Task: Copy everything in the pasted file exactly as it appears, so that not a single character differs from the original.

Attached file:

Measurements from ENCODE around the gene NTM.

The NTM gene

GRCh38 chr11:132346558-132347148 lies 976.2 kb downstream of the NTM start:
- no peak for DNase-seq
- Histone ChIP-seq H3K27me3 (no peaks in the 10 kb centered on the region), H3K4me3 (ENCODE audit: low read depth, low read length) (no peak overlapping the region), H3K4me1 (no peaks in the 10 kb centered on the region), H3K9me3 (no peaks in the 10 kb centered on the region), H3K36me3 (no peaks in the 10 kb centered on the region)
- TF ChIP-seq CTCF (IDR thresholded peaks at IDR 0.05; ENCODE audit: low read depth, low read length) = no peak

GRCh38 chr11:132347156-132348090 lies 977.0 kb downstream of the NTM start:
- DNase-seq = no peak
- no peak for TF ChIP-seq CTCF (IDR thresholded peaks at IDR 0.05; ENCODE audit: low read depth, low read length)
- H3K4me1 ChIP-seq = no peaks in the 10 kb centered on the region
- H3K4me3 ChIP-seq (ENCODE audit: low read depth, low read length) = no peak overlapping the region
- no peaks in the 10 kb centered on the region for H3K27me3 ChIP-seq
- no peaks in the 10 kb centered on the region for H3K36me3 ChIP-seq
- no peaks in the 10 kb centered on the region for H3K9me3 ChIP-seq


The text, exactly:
Measurements from ENCODE around the gene NTM.

The NTM gene

GRCh38 chr11:132346558-132347148 lies 976.2 kb downstream of the NTM start:
- no peak for DNase-seq
- Histone ChIP-seq H3K27me3 (no peaks in the 10 kb centered on the region), H3K4me3 (ENCODE audit: low read depth, low read length) (no peak overlapping the region), H3K4me1 (no peaks in the 10 kb centered on the region), H3K9me3 (no peaks in the 10 kb centered on the region), H3K36me3 (no peaks in the 10 kb centered on the region)
- TF ChIP-seq CTCF (IDR thresholded peaks at IDR 0.05; ENCODE audit: low read depth, low read length) = no peak

GRCh38 chr11:132347156-132348090 lies 977.0 kb downstream of the NTM start:
- DNase-seq = no peak
- no peak for TF ChIP-seq CTCF (IDR thresholded peaks at IDR 0.05; ENCODE audit: low read depth, low read length)
- H3K4me1 ChIP-seq = no peaks in the 10 kb centered on the region
- H3K4me3 ChIP-seq (ENCODE audit: low read depth, low read length) = no peak overlapping the region
- no peaks in the 10 kb centered on the region for H3K27me3 ChIP-seq
- no peaks in the 10 kb centered on the region for H3K36me3 ChIP-seq
- no peaks in the 10 kb centered on the region for H3K9me3 ChIP-seq